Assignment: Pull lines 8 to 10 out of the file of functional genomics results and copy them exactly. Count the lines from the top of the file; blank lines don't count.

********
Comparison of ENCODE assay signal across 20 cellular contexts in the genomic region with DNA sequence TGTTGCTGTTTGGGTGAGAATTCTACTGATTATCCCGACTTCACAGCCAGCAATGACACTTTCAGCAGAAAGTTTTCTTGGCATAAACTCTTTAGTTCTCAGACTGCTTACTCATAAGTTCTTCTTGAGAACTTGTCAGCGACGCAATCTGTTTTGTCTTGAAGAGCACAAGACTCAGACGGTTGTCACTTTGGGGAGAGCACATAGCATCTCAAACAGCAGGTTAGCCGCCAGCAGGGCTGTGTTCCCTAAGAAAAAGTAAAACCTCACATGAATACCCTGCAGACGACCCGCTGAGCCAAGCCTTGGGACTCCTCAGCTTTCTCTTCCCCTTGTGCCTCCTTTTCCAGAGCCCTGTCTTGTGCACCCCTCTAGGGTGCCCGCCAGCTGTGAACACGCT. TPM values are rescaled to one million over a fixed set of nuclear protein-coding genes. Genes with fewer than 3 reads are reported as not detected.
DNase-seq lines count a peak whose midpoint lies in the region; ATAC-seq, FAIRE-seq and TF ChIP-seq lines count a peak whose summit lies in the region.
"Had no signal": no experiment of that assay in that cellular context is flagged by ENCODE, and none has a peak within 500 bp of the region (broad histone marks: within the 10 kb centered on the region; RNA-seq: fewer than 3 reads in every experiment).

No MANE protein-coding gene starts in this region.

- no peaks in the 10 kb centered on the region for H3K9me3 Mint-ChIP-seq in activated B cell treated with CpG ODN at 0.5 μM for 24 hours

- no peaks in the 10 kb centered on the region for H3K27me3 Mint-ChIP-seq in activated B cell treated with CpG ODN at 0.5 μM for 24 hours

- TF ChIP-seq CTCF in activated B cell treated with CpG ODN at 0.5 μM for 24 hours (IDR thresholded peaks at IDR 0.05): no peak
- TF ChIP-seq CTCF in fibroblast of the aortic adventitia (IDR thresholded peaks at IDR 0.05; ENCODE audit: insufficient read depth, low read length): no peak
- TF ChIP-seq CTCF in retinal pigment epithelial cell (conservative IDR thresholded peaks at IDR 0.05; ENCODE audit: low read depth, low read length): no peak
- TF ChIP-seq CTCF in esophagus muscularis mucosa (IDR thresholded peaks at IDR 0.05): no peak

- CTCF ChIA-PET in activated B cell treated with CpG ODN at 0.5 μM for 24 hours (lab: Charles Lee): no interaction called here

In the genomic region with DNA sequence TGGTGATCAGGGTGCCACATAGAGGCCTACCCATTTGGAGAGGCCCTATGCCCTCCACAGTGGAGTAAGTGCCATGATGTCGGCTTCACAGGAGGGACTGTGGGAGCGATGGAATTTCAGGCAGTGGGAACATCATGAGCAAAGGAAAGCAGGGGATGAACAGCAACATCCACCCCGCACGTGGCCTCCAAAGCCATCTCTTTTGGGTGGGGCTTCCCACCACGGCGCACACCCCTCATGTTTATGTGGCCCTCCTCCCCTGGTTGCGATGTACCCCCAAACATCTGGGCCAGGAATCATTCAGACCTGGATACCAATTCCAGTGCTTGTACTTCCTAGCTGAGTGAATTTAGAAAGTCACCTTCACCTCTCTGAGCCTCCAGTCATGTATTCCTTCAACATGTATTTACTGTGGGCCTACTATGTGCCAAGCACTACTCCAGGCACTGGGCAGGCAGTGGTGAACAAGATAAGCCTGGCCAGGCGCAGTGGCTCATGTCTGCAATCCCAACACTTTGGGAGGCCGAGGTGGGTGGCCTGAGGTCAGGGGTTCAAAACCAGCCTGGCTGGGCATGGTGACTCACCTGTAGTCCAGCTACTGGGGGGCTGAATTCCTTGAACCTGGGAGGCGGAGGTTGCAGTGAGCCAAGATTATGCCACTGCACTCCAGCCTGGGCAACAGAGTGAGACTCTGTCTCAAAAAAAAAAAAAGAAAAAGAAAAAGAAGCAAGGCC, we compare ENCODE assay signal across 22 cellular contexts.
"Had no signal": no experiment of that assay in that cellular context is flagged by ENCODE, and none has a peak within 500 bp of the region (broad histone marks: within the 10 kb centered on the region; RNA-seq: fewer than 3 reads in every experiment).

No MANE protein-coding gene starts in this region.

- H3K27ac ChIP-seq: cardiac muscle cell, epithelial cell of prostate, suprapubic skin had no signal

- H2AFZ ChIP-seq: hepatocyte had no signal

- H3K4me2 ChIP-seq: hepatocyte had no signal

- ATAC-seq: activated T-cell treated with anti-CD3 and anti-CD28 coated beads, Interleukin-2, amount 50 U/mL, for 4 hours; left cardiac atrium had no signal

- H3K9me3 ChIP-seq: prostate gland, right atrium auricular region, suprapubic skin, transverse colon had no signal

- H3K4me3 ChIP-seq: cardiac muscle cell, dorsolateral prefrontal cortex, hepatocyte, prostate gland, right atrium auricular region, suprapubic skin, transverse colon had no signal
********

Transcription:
- TF ChIP-seq CTCF in fibroblast of the aortic adventitia (IDR thresholded peaks at IDR 0.05; ENCODE audit: insufficient read depth, low read length): no peak
- TF ChIP-seq CTCF in retinal pigment epithelial cell (conservative IDR thresholded peaks at IDR 0.05; ENCODE audit: low read depth, low read length): no peak
- TF ChIP-seq CTCF in esophagus muscularis mucosa (IDR thresholded peaks at IDR 0.05): no peak